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Capital Gains Project: Washington's Maass always up for a challenge

Benton Maass has all the tools (and the toolbox) to get to the NHL. He just needs time to round out his game.
New Hampshire Athletics

New Hampshire Athletics

Benton Maass' coaches and teammates weren’t sure what they were getting when he arrived at the University of New Hampshire in 2017. It didn’t take long before they found out. At one of the Wildcats’ first practices last year, the freshman Maass found himself battling with one of the team’s bigger and stronger senior forwards. “Benton knocked him right down,” recalled UNH coach Mike Souza. During the next drill, the forward came back and tried to run him, “But Benton stood right in there,” Souza said. “It was very telling to me that he’s a pretty tough kid. When he’s challenged, he always responds.”


At 6-foot-1 and 185 pounds, Maass may not be the most physically imposing defenseman – adding muscle remains a priority – but the native of Elk River, Minn., can hold his own as a reliable, two-way defenseman with offensive upside. Maass’ poise and maturity made him attractive to the Capitals, who selected him in the sixth round (182nd overall) in the 2017 draft. “He carries himself well on the ice,” said Washington assistant GM Ross Mahoney. “He’s very consistent from shift to shift. He has good composure with the puck and good leadership qualities.”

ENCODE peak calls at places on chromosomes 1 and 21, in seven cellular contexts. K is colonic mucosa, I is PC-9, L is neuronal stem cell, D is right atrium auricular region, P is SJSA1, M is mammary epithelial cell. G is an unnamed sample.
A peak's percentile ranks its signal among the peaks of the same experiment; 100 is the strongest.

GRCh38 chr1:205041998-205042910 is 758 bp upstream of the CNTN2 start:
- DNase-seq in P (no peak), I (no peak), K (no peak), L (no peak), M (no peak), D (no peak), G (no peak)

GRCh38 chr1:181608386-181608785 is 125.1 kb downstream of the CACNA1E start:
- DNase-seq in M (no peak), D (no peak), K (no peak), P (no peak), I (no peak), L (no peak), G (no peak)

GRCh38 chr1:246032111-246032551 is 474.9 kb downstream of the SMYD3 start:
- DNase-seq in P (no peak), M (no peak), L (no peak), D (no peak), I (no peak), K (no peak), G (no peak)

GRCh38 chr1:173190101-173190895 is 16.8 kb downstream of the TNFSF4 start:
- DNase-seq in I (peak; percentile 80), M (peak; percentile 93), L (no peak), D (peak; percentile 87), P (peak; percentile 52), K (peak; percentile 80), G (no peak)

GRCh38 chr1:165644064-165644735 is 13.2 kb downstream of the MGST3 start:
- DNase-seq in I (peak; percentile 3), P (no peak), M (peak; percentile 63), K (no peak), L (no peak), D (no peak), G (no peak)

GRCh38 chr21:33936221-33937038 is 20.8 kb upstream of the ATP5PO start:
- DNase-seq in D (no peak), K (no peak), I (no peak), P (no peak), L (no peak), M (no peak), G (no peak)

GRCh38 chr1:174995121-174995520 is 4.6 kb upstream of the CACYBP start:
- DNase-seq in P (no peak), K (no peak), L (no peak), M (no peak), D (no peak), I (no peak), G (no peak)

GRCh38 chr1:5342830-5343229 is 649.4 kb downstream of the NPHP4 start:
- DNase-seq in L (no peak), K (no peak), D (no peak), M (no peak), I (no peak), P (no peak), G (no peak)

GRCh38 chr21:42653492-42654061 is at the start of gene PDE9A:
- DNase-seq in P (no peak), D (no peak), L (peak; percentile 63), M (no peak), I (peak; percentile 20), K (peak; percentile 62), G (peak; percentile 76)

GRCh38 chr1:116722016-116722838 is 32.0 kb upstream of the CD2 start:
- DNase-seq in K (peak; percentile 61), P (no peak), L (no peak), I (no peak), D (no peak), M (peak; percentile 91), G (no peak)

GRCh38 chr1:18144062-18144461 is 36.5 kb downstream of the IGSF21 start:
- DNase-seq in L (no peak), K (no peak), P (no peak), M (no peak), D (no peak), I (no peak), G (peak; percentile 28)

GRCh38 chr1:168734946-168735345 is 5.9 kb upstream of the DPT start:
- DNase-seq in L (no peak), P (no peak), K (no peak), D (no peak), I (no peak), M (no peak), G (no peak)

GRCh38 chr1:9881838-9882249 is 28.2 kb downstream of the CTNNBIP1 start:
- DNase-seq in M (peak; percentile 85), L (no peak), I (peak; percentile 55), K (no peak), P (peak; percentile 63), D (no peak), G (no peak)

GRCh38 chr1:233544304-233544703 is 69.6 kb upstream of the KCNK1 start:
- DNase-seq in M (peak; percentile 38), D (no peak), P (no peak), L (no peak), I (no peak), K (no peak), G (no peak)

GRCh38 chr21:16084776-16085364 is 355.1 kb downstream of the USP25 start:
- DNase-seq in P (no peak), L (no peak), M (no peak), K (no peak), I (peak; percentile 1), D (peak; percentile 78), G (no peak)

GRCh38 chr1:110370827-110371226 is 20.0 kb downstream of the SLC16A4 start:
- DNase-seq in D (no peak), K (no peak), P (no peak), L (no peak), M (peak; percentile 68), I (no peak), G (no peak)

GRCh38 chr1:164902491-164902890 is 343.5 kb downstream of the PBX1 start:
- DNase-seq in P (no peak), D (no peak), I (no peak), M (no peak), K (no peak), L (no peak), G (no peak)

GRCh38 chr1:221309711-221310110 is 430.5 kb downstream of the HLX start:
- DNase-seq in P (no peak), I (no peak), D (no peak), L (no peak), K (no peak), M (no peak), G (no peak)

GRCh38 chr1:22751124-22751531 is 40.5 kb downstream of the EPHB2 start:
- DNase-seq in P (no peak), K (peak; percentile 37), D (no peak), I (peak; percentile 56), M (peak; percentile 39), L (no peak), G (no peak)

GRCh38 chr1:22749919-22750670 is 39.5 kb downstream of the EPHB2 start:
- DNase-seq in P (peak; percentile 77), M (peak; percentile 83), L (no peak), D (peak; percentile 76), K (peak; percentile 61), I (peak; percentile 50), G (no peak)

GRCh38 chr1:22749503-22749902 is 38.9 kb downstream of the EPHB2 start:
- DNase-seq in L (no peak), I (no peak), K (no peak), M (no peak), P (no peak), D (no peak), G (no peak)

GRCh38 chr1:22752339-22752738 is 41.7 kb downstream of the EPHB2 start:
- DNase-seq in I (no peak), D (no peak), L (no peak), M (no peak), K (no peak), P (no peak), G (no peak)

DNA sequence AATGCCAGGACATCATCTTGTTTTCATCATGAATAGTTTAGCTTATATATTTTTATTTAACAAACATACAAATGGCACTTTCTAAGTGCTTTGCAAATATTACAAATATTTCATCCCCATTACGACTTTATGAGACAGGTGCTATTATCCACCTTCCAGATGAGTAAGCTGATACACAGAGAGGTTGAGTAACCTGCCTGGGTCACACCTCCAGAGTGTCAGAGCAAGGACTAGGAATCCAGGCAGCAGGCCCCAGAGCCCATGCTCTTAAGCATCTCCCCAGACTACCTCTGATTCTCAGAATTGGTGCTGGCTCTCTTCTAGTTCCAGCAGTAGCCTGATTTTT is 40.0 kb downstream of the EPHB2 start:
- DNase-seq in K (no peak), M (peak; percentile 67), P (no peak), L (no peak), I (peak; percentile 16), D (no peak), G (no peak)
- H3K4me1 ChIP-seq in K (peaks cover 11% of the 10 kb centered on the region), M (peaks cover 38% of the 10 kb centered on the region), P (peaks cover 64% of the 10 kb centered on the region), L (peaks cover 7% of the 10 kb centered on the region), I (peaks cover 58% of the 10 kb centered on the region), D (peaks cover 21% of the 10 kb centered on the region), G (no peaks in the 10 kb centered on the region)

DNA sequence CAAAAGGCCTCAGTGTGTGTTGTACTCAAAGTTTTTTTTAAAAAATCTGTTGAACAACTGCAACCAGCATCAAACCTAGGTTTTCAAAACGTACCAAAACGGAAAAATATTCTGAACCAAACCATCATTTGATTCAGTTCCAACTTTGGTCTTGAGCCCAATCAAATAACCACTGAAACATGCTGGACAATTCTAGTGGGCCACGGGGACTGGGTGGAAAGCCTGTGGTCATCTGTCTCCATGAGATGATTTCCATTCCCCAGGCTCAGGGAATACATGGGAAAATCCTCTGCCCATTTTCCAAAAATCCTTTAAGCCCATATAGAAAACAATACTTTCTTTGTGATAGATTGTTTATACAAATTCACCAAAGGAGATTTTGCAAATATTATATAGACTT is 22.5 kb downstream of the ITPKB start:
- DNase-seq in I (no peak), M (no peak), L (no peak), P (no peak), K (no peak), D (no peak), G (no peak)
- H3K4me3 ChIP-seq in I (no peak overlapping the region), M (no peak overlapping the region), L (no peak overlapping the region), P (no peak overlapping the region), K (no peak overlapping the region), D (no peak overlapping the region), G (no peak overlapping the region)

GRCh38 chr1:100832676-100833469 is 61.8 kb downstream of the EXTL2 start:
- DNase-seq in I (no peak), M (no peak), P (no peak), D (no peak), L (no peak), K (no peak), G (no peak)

Playing for NHL alum Gordie Roberts at Elk River High School, Maass was captain during his junior and senior seasons. He also impressed in a brief stint with NAHL Fairbanks. At UNH, Maass has emerged as a special-teams fixture while earning the trust of his coaches to play in all situations. “Getting to play a decent amount allowed me to get my legs stronger and a lot more agile,” he said. “Skating is the biggest thing I’ve been working on. It’s such a big component to getting to pro hockey.”

It’s still too early to project a potential NHL debut for Maass, but Souza said he could be “a pleasant surprise” in Washington. “He embodies everything that every program is looking for in a player,” Souza said. “The one thing he has that could get him to the NHL, and in my estimation will get him there, is that he’s consistent. He learns quickly. We’re all looking for reliable people and players, and he checks a lot of those boxes.”


This story appears in the Prospects Unlimited 2018 issue of The Hockey News magazine.


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